We’re always looking for ways to improve Spotlight. We recently began including more photos for each device, including ones that highlight important form-factor elements and unusual features. Moving forward, we plan to expand Spotlight’s offerings to include automatic score comparisons, additional system information, and improved graphical elements. Most importantly, we’d like to hear your thoughts about Spotlight. What devices and device types would you like to see? Are there specs that would be helpful to you? What can we do to improve Spotlight? Let us know!

Justin

We haven’t mentioned this in a while

I had a conversation with a community member yesterday who wanted to know whether we would test his device with one of the XPRTs. The short answer is “Absolutely!” The somewhat longer answer follows.

If you send us a device you want us to test, we will do so, with the appropriate set of XPRTs, free of charge. You will know that an impartial, third-party lab has tested your device using the best benchmarking practices. After we share the results with you, you will have three options: (1) to keep the results private, (2) to have us make the results public immediately in the appropriate XPRT results databases, or (3) to delay releasing the results until a future date. Regardless of your choice, we will keep the device so that we can use it as part of our testbed for developing and testing future versions of the XPRTs.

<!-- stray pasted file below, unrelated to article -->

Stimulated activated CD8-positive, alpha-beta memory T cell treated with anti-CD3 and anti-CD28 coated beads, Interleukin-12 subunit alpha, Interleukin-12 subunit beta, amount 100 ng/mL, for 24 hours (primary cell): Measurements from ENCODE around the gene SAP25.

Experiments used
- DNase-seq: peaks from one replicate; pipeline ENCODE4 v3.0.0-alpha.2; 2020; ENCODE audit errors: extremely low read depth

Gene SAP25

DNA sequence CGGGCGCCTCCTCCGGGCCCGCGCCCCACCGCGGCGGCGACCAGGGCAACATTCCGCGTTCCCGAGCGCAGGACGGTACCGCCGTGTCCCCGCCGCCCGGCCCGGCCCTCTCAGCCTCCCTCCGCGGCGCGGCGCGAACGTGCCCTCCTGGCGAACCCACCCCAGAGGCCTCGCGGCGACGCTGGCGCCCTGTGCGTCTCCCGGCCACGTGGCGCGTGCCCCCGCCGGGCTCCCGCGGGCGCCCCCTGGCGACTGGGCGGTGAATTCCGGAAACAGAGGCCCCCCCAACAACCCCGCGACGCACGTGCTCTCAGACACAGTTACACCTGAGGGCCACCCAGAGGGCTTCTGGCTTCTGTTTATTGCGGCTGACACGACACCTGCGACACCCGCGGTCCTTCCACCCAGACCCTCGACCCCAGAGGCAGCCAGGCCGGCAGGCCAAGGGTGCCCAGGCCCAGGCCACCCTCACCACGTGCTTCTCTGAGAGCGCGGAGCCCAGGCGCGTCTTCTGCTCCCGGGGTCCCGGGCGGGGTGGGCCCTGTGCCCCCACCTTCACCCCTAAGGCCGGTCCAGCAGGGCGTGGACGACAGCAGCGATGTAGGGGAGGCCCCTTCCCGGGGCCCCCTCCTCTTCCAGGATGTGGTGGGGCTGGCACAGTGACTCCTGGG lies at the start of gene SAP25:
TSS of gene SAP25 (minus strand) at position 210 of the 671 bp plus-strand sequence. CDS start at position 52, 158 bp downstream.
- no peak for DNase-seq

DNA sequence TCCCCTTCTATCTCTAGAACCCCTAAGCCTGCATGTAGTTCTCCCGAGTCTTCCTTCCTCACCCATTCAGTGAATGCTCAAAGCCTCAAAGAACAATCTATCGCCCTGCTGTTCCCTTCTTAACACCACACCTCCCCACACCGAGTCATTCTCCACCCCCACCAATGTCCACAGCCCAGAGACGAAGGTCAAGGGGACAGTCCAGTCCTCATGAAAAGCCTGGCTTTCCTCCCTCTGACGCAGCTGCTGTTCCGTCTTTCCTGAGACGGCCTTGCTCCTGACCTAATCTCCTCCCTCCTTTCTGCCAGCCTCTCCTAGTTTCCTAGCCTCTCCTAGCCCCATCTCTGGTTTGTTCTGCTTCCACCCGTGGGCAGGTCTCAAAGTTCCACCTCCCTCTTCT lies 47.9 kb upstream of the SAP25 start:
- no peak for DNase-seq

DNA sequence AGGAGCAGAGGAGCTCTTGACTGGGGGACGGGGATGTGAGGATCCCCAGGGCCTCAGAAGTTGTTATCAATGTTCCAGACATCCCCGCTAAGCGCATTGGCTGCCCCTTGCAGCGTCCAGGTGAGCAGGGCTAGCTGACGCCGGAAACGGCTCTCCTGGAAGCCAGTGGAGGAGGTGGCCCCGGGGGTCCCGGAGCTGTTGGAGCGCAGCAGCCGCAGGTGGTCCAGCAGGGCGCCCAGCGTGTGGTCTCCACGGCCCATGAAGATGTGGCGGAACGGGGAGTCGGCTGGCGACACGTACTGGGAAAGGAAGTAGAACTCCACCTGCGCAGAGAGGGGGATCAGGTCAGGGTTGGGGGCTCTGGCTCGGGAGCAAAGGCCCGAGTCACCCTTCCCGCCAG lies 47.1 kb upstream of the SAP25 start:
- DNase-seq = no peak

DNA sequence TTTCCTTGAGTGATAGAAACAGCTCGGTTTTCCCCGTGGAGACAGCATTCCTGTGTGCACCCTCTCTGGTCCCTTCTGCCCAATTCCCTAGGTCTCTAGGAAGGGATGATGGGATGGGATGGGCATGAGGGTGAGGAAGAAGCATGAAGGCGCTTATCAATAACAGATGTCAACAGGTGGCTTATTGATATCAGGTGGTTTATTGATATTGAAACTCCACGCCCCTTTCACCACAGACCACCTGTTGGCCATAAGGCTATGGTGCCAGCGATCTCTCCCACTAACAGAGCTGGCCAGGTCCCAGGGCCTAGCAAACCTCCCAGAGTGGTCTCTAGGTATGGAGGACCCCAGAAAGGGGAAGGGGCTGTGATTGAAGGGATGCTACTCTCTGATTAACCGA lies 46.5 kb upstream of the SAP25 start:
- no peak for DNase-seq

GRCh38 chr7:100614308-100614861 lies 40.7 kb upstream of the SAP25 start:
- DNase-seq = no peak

When we add the results to our online databases, we will cite Principled Technologies as the source, indicating that we stand behind the results.

The free testing includes no collateral beyond publishing the results. If you would like to publicize them through a report, an infographic, or any of the other materials PT can provide, just let us know and the appropriate person will contact you to discuss the how much those services would cost.

If you’re interested in getting your device tested for free, contact us at BenchmarkXPRTSupport@principledtechnologies.com.

Eric